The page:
We have known the Marlins were bleeding cash for a while now, with Jon Heyman of Fanrag Sports reporting numerous times the organization lost $70 million this season, according to a source. With a bad television deal, poor attendance, and new ownership, the Marlins can no longer afford to keep their large, guaranteed contracts on the books.
Earlier today, Barry Jackson and Clark Spencer of the Miami Herald bring us this bit of insightful reporting. The article is worth a read in its entirety, but here is the takeaway that applies to the Angels.
The Marlins privately have come up with a preferred path to meet their $90 million payroll target, but whether it’s entirely realistic is debatable.
According to two sources, the Marlins will look to trade outfielder Giancarlo Stanton, who’s due $25 million next season, and also will try to trade second baseman Dee Gordon and third baseman Martin Prado.
There could be a market for Gordon, who’s due $10.5 million, $13 million and $13.5 million over the next three seasons, with a $14 million team option in 2021.
But here’s the real kicker.
If the Marlins kept this roster together, their payroll would be $140 million. New owners Derek Jeter and Bruce Sherman have told other owners they want to get it to $90 million.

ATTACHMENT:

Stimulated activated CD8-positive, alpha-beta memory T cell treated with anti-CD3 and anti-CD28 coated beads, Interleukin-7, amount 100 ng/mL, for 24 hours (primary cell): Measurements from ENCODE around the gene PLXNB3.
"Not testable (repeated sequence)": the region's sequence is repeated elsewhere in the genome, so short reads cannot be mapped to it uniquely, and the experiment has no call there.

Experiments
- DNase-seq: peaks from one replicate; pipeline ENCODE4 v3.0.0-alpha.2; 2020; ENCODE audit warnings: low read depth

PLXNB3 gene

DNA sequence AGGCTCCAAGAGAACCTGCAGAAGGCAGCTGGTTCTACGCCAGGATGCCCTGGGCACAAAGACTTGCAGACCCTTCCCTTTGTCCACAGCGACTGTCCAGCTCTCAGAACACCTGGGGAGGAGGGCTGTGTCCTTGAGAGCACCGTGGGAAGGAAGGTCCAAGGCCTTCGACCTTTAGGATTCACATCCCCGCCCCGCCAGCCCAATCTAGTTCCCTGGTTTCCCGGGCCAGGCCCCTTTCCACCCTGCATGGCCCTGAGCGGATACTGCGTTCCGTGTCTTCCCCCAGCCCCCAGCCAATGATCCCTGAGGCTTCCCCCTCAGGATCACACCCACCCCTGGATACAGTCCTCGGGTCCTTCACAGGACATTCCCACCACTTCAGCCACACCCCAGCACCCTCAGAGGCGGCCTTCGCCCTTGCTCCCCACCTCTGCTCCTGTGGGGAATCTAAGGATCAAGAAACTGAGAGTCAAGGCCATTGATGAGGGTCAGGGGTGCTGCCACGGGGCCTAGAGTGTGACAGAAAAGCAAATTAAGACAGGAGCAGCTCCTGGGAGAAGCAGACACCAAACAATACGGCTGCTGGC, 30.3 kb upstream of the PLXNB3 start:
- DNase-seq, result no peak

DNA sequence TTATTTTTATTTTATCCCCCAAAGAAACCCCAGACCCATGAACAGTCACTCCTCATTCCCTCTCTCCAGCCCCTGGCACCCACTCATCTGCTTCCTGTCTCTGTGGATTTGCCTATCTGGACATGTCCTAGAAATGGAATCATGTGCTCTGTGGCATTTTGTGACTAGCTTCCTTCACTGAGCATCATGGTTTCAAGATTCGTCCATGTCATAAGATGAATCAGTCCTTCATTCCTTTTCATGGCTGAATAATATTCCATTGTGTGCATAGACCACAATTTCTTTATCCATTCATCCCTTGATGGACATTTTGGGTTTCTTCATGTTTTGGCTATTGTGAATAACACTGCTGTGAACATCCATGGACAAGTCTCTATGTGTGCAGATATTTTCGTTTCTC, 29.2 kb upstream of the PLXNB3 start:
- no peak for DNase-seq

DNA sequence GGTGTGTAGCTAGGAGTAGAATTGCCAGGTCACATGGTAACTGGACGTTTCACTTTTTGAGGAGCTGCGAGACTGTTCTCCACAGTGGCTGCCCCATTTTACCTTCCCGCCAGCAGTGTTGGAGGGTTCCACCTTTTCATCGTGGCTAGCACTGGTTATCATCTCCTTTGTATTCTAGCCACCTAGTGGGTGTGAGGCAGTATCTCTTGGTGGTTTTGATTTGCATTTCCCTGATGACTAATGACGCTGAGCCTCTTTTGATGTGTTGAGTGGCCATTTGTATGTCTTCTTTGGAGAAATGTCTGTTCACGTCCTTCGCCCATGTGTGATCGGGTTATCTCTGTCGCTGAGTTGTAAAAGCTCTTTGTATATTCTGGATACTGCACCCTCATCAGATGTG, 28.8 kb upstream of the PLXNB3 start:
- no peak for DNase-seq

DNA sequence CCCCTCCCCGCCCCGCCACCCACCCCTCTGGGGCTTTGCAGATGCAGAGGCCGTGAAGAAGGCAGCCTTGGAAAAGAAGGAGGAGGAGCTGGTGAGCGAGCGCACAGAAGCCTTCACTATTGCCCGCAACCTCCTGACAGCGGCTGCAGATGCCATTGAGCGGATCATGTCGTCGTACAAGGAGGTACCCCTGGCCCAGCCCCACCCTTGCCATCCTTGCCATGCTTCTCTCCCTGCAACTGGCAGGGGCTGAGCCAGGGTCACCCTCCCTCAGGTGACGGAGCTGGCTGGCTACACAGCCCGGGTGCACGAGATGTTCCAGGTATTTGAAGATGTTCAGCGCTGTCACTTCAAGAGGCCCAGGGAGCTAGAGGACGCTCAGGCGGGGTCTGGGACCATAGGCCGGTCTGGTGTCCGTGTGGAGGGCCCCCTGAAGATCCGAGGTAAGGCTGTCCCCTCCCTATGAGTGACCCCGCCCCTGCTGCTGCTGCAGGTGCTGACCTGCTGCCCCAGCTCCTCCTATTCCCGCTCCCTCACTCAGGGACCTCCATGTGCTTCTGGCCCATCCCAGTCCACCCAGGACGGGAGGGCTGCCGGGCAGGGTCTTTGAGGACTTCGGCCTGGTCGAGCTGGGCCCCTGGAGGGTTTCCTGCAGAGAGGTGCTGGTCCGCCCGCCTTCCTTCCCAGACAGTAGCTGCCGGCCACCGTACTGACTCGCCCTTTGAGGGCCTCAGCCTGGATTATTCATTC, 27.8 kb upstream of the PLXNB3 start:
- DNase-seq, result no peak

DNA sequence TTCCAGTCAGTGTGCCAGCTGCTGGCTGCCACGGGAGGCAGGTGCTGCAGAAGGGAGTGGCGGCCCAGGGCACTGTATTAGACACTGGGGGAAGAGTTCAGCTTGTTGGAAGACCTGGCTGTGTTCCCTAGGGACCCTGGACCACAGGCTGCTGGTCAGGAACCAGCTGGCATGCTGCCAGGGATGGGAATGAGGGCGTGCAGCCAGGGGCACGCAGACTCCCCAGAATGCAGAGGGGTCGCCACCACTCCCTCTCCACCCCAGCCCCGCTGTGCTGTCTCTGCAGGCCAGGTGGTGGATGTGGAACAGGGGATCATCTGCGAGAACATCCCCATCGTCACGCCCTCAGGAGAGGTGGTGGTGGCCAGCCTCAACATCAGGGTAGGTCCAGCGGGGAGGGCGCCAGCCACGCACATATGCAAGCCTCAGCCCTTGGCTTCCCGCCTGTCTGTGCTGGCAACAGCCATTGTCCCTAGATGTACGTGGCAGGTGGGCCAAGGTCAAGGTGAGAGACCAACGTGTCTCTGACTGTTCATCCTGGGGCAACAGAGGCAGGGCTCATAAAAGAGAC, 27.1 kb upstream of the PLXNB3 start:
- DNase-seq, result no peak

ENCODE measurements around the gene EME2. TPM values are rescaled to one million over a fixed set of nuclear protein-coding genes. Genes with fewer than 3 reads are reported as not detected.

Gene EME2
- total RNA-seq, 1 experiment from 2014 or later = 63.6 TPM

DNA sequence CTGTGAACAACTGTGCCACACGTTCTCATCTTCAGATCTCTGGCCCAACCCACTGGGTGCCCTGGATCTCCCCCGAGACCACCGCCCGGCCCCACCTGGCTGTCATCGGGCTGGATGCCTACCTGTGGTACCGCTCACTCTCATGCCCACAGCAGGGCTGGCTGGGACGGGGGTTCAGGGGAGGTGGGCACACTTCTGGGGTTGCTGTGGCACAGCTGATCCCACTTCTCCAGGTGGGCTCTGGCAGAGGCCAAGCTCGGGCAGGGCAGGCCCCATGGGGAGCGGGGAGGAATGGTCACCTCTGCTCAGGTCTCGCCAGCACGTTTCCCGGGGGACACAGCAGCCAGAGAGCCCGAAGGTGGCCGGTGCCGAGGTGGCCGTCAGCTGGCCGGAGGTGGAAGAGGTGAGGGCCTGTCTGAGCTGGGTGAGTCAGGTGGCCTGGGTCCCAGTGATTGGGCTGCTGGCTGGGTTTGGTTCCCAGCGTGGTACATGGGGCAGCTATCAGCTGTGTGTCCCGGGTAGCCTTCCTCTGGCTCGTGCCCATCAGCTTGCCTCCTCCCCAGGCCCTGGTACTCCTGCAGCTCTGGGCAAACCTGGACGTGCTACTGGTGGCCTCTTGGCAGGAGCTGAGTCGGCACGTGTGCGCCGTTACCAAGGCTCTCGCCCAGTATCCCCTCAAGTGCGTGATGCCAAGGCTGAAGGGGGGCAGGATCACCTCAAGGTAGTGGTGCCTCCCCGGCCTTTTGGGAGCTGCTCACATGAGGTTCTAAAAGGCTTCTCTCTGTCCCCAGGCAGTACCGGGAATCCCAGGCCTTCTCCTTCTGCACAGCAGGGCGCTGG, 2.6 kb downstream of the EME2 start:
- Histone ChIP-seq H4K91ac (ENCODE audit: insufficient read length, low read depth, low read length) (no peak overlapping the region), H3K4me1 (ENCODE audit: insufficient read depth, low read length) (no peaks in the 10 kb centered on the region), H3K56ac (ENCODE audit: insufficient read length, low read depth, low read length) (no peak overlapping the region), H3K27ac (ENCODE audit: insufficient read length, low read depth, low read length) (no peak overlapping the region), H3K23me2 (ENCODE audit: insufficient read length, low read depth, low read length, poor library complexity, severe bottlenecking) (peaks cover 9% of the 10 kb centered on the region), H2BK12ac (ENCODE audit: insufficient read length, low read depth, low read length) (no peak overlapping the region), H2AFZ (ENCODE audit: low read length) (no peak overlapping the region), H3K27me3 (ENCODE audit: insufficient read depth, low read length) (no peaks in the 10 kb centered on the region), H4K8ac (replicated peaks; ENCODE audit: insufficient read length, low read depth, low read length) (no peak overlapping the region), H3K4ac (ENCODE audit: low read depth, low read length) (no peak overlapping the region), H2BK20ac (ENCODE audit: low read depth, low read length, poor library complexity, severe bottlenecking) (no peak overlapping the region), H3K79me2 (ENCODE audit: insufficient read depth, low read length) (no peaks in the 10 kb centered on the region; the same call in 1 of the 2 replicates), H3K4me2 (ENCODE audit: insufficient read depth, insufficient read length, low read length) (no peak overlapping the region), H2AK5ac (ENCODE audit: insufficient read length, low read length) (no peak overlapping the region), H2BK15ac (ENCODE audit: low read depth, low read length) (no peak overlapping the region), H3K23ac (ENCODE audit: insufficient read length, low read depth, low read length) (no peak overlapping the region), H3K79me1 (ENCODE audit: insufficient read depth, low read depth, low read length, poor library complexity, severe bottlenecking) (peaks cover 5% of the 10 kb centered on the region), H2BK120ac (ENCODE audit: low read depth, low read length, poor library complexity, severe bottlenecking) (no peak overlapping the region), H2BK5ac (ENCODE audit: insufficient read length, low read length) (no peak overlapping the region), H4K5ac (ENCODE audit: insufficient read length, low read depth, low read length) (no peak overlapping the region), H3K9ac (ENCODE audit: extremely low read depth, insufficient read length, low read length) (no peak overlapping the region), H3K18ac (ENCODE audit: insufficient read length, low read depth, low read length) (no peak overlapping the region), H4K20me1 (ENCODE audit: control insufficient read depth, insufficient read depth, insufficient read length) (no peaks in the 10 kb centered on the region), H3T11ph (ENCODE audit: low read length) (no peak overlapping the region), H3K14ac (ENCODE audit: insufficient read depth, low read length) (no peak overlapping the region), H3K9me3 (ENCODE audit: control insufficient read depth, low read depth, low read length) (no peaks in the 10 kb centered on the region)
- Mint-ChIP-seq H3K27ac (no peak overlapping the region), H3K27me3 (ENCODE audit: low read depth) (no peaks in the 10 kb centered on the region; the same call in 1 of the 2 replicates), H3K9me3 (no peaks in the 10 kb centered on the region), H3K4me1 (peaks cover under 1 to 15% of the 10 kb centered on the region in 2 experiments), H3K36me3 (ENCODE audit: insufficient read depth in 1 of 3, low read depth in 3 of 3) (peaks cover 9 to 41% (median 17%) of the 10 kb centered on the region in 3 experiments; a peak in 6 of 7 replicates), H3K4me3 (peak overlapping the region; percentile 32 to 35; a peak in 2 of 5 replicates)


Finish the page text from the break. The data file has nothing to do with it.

Let me break this down further to see if there’s any correlation here!
- Desired payroll: $90 million
- Projected payroll: $140 million
- The Marlins are looking to trim their payroll by $50 million.
- Actual salaries of Stanton, Gordon, and Prado: $49 million
Further investigation by the author reveals that one of the aforementioned players is an above average second baseman and a leadoff hitter. The Angels need a second baseman. The Angels also need a leadoff hitter.
Though the cost for Gordon in trade would not be insignificant, the precarious financial situation of the Marlins offers a unique buying opportunity rarely presented in professional sports. Moreover, supply and demand works in the Angels’ favor as they can also pursue Cesar Hernandez as a similar, alternative long-term solution or Ian Kinsler as a short-term answer, leveraging this information to gain a better deal.
The Angels can keep their cards close to the vest, letting the situation unfold and strike when a favorable pact is reached.
The Marlins, on the other hand, cannot afford to sit on their hands. This time, they don’t have the MLBAM windfall to soften the blow.